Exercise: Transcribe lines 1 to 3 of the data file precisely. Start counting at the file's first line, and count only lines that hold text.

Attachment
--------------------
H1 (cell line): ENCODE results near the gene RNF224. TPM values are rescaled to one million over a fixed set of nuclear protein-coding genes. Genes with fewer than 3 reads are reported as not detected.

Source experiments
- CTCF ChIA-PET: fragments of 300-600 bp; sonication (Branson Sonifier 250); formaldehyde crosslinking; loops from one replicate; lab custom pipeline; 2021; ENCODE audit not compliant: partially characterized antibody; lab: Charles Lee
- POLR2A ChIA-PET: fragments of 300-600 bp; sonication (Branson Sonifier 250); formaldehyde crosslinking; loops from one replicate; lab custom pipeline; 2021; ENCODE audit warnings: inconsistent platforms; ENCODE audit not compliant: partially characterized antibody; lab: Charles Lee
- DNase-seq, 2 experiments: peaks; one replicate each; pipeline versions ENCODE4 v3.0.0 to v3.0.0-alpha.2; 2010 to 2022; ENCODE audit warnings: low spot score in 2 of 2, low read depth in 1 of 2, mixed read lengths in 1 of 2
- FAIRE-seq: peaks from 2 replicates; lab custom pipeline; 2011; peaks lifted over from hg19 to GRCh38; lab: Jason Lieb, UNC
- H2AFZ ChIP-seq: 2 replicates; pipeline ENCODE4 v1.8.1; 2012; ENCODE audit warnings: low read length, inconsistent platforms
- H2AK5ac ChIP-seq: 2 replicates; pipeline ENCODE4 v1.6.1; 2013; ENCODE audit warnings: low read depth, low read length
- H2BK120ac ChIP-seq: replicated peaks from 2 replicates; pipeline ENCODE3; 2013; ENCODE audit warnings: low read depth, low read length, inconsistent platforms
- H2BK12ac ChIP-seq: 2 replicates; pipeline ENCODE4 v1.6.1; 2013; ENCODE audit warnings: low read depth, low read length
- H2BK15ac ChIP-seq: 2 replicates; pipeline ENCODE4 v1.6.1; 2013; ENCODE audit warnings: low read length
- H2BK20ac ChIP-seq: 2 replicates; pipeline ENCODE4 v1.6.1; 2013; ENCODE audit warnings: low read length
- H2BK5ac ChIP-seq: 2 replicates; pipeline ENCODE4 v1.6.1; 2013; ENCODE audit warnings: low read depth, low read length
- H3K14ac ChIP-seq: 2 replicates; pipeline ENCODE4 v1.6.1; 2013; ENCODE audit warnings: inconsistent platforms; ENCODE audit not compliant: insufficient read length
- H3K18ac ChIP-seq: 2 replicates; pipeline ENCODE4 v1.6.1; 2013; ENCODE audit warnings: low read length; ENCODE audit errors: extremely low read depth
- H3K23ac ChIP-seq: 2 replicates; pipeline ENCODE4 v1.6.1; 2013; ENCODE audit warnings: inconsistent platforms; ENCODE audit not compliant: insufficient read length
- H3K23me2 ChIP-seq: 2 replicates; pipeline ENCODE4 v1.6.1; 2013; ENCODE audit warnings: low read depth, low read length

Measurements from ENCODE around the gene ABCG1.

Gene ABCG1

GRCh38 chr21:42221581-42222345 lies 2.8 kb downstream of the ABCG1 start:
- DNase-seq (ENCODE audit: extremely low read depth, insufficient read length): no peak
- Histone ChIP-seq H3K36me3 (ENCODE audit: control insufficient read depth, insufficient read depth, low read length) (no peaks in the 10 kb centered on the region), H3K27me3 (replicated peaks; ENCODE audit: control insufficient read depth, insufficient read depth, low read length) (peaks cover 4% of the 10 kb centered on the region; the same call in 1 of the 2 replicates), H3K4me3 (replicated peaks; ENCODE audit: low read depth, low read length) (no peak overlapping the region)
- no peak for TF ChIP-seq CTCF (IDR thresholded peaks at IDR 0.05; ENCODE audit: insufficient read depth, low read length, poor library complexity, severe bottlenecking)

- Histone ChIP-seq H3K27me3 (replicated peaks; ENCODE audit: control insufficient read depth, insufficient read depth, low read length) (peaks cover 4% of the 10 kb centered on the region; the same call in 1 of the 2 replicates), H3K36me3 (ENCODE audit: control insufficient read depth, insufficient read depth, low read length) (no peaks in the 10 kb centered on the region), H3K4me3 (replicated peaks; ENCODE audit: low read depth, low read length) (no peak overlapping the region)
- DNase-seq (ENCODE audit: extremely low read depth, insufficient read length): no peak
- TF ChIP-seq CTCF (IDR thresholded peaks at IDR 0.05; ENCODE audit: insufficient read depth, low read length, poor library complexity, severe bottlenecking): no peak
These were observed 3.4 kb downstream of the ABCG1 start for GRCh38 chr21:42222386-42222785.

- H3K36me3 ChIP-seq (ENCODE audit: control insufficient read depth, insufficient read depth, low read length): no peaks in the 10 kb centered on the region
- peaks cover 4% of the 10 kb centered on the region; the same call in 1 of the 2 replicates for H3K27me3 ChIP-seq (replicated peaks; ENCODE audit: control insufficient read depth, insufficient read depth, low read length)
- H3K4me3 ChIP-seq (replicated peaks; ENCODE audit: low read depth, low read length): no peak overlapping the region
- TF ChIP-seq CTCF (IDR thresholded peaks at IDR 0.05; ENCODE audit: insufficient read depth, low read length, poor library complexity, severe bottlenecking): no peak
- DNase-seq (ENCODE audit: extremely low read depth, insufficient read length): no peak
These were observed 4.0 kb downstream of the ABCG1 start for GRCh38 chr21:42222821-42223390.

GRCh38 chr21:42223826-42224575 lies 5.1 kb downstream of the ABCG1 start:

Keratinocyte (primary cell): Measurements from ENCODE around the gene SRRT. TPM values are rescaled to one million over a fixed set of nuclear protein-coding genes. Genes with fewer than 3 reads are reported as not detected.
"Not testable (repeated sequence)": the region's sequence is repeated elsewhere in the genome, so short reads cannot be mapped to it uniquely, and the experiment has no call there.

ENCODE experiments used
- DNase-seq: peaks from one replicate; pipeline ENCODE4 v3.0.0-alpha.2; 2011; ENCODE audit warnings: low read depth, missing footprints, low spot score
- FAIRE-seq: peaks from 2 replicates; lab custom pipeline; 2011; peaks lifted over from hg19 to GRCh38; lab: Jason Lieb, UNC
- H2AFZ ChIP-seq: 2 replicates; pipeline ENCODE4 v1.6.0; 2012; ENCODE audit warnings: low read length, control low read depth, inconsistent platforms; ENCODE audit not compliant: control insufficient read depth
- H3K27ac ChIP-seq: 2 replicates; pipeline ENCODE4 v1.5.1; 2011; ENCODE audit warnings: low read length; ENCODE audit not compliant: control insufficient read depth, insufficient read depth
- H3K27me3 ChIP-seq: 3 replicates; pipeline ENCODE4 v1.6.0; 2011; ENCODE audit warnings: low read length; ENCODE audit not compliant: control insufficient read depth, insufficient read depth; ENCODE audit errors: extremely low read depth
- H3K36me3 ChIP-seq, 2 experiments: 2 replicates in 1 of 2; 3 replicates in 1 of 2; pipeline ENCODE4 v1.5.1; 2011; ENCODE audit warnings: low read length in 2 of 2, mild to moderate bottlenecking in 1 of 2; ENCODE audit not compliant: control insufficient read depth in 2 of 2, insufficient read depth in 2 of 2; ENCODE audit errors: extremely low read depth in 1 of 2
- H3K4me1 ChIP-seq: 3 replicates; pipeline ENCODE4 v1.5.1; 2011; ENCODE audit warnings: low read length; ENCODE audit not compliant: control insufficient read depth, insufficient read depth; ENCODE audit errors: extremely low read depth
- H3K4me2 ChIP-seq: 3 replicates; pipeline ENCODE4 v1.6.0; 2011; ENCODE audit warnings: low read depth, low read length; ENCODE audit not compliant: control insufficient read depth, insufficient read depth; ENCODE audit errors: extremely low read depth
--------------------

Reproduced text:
H1 (cell line): ENCODE results near the gene RNF224. TPM values are rescaled to one million over a fixed set of nuclear protein-coding genes. Genes with fewer than 3 reads are reported as not detected.

Source experiments
- CTCF ChIA-PET: fragments of 300-600 bp; sonication (Branson Sonifier 250); formaldehyde crosslinking; loops from one replicate; lab custom pipeline; 2021; ENCODE audit not compliant: partially characterized antibody; lab: Charles Lee